These four issues thus provide us further with a decisive test for the nature of the two Internationals. They prove beyond any possible doubt that the Internationals are on the side of the war, that they will function for the war during this final period of preparation as well as during the actual conflict. From this it follows necessarily that, as one integral part of the struggle against the war, the revolutionists must proclaim the Fourth International; and that the struggle against the war is inseparable from the struggle against the old Internationals and for the new. This conclusion and this task cannot be hidden: we know in advance what the task must be, and to fail to declare it openly is betrayal in the struggle against the war.

In addition, these four issues provide major criteria by means of which to measure the new differentiations within the labor movement. The approach toward a revolutionary position is signalled by clarification on these issues. For example, we discover by such an examination that the Militant Socialists in this country have given – though not without certain vitiating “modifications” – the revolutionary as opposed to the social-patriotic answers to three of these four questions posed by the present crisis. They retain a blend of pacifism and potential social-patriotism in their answer to the fourth – Neutrality Legislation – which is of particular importance for a party in the United States, since this is almost exclusively a U.S. question (our revolutionary policy, one might say, must begin at home). The Y.P.S.L.’s have taken a revolutionary position even on this fourth, and have fairly consistently opposed all forms of Neutrality Legislation.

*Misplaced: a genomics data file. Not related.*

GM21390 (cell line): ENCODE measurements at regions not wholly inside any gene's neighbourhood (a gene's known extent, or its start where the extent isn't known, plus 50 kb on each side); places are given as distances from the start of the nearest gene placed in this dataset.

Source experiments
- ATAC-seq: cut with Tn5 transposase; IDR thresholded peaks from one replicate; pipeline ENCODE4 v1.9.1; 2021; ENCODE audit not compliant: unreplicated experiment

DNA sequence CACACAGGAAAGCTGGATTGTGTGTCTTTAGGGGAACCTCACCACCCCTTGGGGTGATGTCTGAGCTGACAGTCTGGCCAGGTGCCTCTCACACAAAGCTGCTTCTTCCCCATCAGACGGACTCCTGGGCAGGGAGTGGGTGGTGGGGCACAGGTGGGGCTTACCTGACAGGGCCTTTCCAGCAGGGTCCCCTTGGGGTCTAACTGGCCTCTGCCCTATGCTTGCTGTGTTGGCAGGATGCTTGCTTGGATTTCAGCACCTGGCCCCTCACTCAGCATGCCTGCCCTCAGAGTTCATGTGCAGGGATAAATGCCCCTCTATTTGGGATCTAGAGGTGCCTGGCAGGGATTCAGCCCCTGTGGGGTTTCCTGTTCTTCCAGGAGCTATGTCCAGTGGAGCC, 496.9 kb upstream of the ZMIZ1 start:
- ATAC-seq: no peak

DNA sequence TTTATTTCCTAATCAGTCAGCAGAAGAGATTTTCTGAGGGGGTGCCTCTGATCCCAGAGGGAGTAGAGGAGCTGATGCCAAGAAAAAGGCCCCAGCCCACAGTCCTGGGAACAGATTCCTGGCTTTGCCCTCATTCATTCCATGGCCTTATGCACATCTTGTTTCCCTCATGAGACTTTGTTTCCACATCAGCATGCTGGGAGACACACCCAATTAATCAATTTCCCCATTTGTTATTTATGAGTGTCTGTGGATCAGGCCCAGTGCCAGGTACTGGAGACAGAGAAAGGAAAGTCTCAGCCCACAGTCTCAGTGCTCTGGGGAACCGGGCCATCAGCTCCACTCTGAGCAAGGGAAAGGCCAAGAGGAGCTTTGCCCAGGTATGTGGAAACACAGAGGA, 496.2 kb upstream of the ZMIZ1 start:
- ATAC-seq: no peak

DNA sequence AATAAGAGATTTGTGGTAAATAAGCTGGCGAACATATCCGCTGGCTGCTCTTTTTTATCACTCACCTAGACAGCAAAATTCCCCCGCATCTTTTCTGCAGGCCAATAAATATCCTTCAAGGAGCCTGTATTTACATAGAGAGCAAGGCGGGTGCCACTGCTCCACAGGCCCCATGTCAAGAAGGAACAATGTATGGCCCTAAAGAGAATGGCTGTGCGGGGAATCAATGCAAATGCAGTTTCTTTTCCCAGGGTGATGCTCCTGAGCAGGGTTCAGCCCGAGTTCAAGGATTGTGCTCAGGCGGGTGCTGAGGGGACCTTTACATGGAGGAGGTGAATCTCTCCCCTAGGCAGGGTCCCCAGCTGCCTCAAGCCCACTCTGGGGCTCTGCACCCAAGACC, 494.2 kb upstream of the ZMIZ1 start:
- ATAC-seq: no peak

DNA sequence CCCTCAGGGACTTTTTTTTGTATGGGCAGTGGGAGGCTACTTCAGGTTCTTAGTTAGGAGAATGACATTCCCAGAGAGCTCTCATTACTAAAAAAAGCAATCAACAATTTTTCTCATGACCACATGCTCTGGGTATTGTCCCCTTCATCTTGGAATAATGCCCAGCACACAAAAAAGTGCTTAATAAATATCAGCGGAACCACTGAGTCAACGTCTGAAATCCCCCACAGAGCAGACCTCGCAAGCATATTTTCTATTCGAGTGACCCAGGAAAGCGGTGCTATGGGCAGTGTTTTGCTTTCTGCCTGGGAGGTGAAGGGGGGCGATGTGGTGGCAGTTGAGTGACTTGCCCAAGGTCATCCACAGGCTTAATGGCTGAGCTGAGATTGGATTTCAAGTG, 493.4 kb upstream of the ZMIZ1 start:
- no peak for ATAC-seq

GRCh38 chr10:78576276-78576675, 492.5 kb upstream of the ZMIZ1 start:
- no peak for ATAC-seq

It would be an error to conclude from this that the Y.P.S.L.’s – and, consequently, still less the Militants – have reached the full clarification of a Marxist program, in general, or specifically on the war question. This is not yet by any means the case. In spite of their on the whole correct stand with respect to these four crucial present questions, they retain, on the issue of war, other confusions carried over from their earlier heritage: confusions, for example. with reference to pacifism and particularly concerning the proper concrete attitude of Marxists toward pacifist organizations; they have romantic ideas about such matters as “the general strike against war”; and they have so far failed entirely to draw conclusions from their war position with respect to the international question. Nevertheless, the answers they have given on these four questions establish, for the time being at least, the direction in which they are moving. Whether this movement will be completed in adherence to the full and uncompromising program of revolutionary Marxism is of decisive importance for the building of the revolutionary party in this country.

Of these four issues featuring the present war crisis, the question of sanctions, though not the most important, is yet the most controversial and raises the largest number of new and consequently hitherto unanswered questions. Furthermore, sanctions are not merely theory, but have already had their test in practice.